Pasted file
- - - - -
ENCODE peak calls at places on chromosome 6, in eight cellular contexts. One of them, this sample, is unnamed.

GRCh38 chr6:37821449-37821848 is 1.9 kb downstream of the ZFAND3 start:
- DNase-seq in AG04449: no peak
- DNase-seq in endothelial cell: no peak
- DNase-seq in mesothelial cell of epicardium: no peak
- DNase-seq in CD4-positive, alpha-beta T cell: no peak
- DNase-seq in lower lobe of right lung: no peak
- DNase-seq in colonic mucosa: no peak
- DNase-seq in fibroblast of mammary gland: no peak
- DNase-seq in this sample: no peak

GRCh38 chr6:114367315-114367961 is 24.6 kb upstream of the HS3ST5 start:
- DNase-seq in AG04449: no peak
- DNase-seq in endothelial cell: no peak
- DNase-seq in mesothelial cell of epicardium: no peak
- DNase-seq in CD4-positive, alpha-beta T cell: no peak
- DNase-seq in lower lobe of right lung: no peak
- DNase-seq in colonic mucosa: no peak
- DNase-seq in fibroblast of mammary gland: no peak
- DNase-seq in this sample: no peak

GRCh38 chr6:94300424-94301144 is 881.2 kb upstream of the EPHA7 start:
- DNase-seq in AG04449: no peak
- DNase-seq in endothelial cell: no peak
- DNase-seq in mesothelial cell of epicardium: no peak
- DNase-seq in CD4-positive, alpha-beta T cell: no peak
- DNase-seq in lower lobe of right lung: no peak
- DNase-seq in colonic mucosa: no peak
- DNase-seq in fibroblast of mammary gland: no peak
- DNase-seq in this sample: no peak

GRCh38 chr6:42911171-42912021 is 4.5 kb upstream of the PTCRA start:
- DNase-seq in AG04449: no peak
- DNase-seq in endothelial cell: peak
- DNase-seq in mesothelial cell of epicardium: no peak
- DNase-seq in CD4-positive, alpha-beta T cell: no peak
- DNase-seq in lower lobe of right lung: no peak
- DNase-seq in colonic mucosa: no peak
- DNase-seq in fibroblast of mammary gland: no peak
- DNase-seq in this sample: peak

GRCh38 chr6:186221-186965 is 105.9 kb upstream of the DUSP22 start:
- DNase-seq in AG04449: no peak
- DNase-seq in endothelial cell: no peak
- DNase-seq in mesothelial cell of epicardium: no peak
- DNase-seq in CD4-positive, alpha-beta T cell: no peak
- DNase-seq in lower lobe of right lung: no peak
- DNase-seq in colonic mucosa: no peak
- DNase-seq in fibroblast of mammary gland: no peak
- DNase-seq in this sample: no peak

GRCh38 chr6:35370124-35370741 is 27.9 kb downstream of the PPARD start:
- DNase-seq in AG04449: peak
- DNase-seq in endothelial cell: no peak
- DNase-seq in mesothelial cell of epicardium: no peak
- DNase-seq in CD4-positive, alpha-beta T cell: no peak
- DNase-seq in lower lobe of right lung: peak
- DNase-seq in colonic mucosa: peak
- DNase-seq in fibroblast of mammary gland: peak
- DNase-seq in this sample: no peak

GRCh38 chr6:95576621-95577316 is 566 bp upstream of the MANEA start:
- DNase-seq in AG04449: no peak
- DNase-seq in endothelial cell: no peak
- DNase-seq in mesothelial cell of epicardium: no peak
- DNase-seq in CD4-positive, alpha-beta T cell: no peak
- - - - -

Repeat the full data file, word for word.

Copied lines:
ENCODE peak calls at places on chromosome 6, in eight cellular contexts. One of them, this sample, is unnamed.

GRCh38 chr6:37821449-37821848 is 1.9 kb downstream of the ZFAND3 start:
- DNase-seq in AG04449: no peak
- DNase-seq in endothelial cell: no peak
- DNase-seq in mesothelial cell of epicardium: no peak
- DNase-seq in CD4-positive, alpha-beta T cell: no peak
- DNase-seq in lower lobe of right lung: no peak
- DNase-seq in colonic mucosa: no peak
- DNase-seq in fibroblast of mammary gland: no peak
- DNase-seq in this sample: no peak

GRCh38 chr6:114367315-114367961 is 24.6 kb upstream of the HS3ST5 start:
- DNase-seq in AG04449: no peak
- DNase-seq in endothelial cell: no peak
- DNase-seq in mesothelial cell of epicardium: no peak
- DNase-seq in CD4-positive, alpha-beta T cell: no peak
- DNase-seq in lower lobe of right lung: no peak
- DNase-seq in colonic mucosa: no peak
- DNase-seq in fibroblast of mammary gland: no peak
- DNase-seq in this sample: no peak

GRCh38 chr6:94300424-94301144 is 881.2 kb upstream of the EPHA7 start:
- DNase-seq in AG04449: no peak
- DNase-seq in endothelial cell: no peak
- DNase-seq in mesothelial cell of epicardium: no peak
- DNase-seq in CD4-positive, alpha-beta T cell: no peak
- DNase-seq in lower lobe of right lung: no peak
- DNase-seq in colonic mucosa: no peak
- DNase-seq in fibroblast of mammary gland: no peak
- DNase-seq in this sample: no peak

GRCh38 chr6:42911171-42912021 is 4.5 kb upstream of the PTCRA start:
- DNase-seq in AG04449: no peak
- DNase-seq in endothelial cell: peak
- DNase-seq in mesothelial cell of epicardium: no peak
- DNase-seq in CD4-positive, alpha-beta T cell: no peak
- DNase-seq in lower lobe of right lung: no peak
- DNase-seq in colonic mucosa: no peak
- DNase-seq in fibroblast of mammary gland: no peak
- DNase-seq in this sample: peak

GRCh38 chr6:186221-186965 is 105.9 kb upstream of the DUSP22 start:
- DNase-seq in AG04449: no peak
- DNase-seq in endothelial cell: no peak
- DNase-seq in mesothelial cell of epicardium: no peak
- DNase-seq in CD4-positive, alpha-beta T cell: no peak
- DNase-seq in lower lobe of right lung: no peak
- DNase-seq in colonic mucosa: no peak
- DNase-seq in fibroblast of mammary gland: no peak
- DNase-seq in this sample: no peak

GRCh38 chr6:35370124-35370741 is 27.9 kb downstream of the PPARD start:
- DNase-seq in AG04449: peak
- DNase-seq in endothelial cell: no peak
- DNase-seq in mesothelial cell of epicardium: no peak
- DNase-seq in CD4-positive, alpha-beta T cell: no peak
- DNase-seq in lower lobe of right lung: peak
- DNase-seq in colonic mucosa: peak
- DNase-seq in fibroblast of mammary gland: peak
- DNase-seq in this sample: no peak

GRCh38 chr6:95576621-95577316 is 566 bp upstream of the MANEA start:
- DNase-seq in AG04449: no peak
- DNase-seq in endothelial cell: no peak
- DNase-seq in mesothelial cell of epicardium: no peak
- DNase-seq in CD4-positive, alpha-beta T cell: no peak